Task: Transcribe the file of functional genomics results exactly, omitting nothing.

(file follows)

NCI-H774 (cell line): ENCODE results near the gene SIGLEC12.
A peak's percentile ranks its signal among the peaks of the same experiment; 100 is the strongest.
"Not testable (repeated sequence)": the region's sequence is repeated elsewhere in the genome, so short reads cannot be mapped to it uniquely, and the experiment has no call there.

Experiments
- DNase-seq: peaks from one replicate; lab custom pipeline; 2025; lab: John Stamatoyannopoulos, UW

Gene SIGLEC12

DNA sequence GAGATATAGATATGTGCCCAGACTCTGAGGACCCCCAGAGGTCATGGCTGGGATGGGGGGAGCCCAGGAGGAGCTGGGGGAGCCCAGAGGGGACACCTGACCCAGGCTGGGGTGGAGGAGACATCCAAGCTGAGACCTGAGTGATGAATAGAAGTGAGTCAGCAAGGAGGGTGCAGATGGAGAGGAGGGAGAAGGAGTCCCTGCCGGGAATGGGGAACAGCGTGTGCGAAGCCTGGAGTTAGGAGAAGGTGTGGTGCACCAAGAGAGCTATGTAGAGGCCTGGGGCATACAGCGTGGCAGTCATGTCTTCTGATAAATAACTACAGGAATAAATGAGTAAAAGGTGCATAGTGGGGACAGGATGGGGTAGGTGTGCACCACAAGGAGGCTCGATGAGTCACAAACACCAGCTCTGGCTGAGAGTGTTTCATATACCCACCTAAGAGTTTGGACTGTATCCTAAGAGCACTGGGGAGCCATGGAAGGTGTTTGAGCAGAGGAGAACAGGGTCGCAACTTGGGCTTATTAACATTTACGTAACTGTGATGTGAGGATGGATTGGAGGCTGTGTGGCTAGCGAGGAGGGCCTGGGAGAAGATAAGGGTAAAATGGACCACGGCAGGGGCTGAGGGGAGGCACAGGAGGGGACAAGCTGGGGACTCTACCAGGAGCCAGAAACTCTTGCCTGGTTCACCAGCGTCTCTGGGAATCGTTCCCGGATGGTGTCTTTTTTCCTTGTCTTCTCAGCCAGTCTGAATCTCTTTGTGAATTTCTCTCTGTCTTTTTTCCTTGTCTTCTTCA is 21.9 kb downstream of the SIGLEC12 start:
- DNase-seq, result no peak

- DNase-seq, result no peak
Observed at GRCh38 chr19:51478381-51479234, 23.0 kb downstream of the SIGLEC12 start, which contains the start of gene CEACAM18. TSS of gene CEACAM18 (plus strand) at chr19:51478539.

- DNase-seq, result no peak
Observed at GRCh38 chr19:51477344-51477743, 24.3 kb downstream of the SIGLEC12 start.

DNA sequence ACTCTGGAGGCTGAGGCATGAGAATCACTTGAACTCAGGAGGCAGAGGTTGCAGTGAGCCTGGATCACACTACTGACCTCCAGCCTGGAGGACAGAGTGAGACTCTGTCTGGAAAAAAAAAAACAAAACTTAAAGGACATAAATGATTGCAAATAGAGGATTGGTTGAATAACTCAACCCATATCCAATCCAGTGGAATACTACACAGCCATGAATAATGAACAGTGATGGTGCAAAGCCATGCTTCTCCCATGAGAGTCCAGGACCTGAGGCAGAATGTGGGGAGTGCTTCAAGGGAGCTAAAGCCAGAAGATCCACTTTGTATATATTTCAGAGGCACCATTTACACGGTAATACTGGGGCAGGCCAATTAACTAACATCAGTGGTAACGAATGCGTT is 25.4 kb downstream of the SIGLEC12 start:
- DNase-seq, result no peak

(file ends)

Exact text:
NCI-H774 (cell line): ENCODE results near the gene SIGLEC12.
A peak's percentile ranks its signal among the peaks of the same experiment; 100 is the strongest.
"Not testable (repeated sequence)": the region's sequence is repeated elsewhere in the genome, so short reads cannot be mapped to it uniquely, and the experiment has no call there.

Experiments
- DNase-seq: peaks from one replicate; lab custom pipeline; 2025; lab: John Stamatoyannopoulos, UW

Gene SIGLEC12

DNA sequence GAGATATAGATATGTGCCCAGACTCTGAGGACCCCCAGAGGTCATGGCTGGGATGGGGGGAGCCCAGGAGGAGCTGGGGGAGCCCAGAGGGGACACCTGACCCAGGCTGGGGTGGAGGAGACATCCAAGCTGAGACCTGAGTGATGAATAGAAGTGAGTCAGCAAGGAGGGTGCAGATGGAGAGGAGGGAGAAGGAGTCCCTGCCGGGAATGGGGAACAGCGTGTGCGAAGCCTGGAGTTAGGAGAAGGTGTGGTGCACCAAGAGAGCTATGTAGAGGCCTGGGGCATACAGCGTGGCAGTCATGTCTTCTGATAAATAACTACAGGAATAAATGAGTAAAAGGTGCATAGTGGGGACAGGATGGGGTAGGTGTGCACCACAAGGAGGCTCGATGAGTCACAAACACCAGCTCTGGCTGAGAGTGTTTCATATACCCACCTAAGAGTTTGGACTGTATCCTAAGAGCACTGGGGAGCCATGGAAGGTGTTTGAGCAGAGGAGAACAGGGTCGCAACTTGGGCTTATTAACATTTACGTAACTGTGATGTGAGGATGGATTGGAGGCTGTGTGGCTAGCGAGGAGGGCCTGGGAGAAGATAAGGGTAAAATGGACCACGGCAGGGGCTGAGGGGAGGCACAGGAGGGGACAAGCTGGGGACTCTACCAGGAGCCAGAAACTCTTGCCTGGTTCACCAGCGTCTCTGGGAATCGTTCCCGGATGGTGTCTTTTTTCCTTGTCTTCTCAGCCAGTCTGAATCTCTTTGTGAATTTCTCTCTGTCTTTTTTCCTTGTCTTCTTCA is 21.9 kb downstream of the SIGLEC12 start:
- DNase-seq, result no peak

- DNase-seq, result no peak
Observed at GRCh38 chr19:51478381-51479234, 23.0 kb downstream of the SIGLEC12 start, which contains the start of gene CEACAM18. TSS of gene CEACAM18 (plus strand) at chr19:51478539.

- DNase-seq, result no peak
Observed at GRCh38 chr19:51477344-51477743, 24.3 kb downstream of the SIGLEC12 start.

DNA sequence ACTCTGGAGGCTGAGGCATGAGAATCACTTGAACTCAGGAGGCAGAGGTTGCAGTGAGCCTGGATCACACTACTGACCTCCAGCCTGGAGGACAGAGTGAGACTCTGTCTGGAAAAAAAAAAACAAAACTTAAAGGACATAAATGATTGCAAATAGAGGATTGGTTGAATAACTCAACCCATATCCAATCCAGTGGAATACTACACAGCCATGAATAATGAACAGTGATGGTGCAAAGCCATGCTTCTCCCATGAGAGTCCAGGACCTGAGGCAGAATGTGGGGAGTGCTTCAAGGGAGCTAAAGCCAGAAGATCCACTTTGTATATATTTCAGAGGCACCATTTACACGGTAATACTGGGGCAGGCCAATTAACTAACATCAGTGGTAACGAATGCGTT is 25.4 kb downstream of the SIGLEC12 start:
- DNase-seq, result no peak